Fannie Mae and Freddie Mac: Then and Now

Nearly six years after the government took control of Fannie Mae and Freddie Mac, what do the entities look like now?

Jun 11, 2014 at 10:08AM


I recently wrote an article in which I analyzed insurance giant AIG. There was something about telling the story of AIG that gave me a sense of nostalgia for the good ole days of 2008 and 2009 when the economy was in a tailspin, the Dow Jones was in the process of plummeting 50%, big banks were failing left and right, and the U.S. government was dishing out hundreds of billions of dollars of bailouts.You know, the good ole days?

Since I couldn't shake the warm fuzzy feeling I got from my AIG analysis, I decided to take a "where are they now?" look at another couple of companies that found themselves at the epicenter of the financial crisis: Fannie Mae (NASDAQOTCBB:FNMA) and Freddie Mac (NASDAQOTCBB:FMCC).

Ahhh, the good ole days
During most of the financial crisis, I knew next to nothing about the secondary mortgage market, including how it worked and what purpose it served. Even though I was hearing about Fannie Mae and Freddie Mac on TV on a daily basis, I didn't understand the role the two entities played in the whole mess until the dust started to settle.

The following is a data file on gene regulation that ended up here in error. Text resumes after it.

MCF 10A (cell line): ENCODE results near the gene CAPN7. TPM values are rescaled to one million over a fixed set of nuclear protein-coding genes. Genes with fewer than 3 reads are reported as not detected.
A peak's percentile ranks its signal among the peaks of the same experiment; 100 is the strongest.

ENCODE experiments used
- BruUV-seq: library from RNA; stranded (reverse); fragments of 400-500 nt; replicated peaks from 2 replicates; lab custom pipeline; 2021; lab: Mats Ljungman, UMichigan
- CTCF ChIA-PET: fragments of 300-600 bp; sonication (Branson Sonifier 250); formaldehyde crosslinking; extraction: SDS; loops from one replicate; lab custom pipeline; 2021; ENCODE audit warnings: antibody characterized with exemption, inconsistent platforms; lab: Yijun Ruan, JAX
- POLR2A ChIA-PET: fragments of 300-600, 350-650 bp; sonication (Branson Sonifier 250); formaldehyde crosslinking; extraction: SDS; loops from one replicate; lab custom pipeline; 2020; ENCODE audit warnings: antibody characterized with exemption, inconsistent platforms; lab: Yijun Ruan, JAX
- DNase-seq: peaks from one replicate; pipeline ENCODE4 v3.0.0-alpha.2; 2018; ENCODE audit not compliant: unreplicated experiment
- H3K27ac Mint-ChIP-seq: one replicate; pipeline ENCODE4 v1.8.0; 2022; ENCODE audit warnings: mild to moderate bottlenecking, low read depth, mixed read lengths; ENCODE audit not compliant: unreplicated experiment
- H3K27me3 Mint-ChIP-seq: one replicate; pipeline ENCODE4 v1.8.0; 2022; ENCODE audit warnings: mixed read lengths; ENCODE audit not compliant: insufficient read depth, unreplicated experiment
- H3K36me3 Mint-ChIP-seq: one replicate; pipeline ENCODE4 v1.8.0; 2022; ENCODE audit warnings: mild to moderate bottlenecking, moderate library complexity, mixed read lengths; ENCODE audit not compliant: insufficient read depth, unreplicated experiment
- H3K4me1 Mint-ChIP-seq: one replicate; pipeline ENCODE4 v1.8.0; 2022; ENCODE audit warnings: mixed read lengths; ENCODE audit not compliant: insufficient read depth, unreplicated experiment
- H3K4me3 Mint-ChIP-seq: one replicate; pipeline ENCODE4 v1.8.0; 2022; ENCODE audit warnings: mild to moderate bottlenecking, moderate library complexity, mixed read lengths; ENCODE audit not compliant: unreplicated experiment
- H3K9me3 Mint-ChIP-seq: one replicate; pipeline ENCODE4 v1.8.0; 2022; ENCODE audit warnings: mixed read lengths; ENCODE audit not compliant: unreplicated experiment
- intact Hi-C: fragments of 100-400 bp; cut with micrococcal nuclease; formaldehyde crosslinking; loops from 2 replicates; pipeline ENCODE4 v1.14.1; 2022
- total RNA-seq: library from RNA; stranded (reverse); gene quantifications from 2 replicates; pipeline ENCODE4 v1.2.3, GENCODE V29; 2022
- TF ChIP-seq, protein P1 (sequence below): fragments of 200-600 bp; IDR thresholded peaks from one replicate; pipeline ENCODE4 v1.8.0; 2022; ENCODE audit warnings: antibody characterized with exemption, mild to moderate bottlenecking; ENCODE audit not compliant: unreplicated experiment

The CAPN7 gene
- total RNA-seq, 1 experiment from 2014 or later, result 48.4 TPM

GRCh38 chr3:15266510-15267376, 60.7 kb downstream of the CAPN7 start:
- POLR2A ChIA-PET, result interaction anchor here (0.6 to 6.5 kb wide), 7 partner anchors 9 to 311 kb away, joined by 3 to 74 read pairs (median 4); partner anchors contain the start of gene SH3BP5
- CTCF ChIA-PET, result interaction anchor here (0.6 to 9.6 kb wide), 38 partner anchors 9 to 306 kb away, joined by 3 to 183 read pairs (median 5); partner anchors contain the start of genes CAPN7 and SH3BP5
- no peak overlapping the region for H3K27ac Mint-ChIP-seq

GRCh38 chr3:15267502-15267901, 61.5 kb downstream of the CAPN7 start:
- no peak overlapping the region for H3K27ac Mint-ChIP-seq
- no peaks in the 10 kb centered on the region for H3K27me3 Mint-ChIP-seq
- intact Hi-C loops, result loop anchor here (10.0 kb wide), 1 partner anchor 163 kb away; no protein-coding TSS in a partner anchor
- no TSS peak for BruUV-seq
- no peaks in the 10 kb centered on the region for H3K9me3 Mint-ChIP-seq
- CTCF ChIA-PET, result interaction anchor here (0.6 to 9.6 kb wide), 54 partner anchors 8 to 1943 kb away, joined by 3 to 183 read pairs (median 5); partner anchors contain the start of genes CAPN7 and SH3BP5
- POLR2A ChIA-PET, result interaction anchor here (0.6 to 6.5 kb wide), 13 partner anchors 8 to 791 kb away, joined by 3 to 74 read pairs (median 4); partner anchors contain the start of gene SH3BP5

Let's take a quick overview of the way the mortgage business works:

1. A mortgage originator creates a new mortgage. These mortgage originators are typically banks such as Wells Fargo or JP Morgan Chase, but can also be thrift banks or other mortgage specialists. 

2. A mortgage aggregator, such as Fannie Mae or Freddie Mac, buys the mortgage from the originator, bundles it in a pool of other mortgages, and creates from those bundles the infamous mortgage-backed security (MBS). 

3. Investors buy the MBS from from the aggregator and receive payments (plus interest) on the MBS over time.

In theory, this system works, and everyone profits along the way. Wells Fargo and other originators charge an origination fee on the mortgage then sell it to aggregators such as Fannie and Freddie. This sale provides cash the originators can use to make more mortgage loans. 

Fannie and Freddie then create MBSes, sell them to investors, and charge the investors a guarantee fee (g-fee), which guarantees the investors will receive the payments they are due. 

Finally, investors profit from owning a security that pays an interest-like yield and is theoretically guaranteed by the aggregator. Since Fannie and Freddie are Government Sponsored Enterprises (GSE) they have the implicit backing of the U.S. government, which gives investors confidence in the guarantees.

The Wild West: Pre-crisis Fannie and Freddie
Fannie and Freddie have two-pronged business models: guarantees (described above), and fixed-income arbitrage (FIA). 

In a nutshell, the FIA portion of the business revolves around Fannie and Freddie's position as GSEs. The GSEs can borrow money from the government at extremely low interest rates, then turn around and buy MBSs with much higher yields than the interest they are paying on their government debt.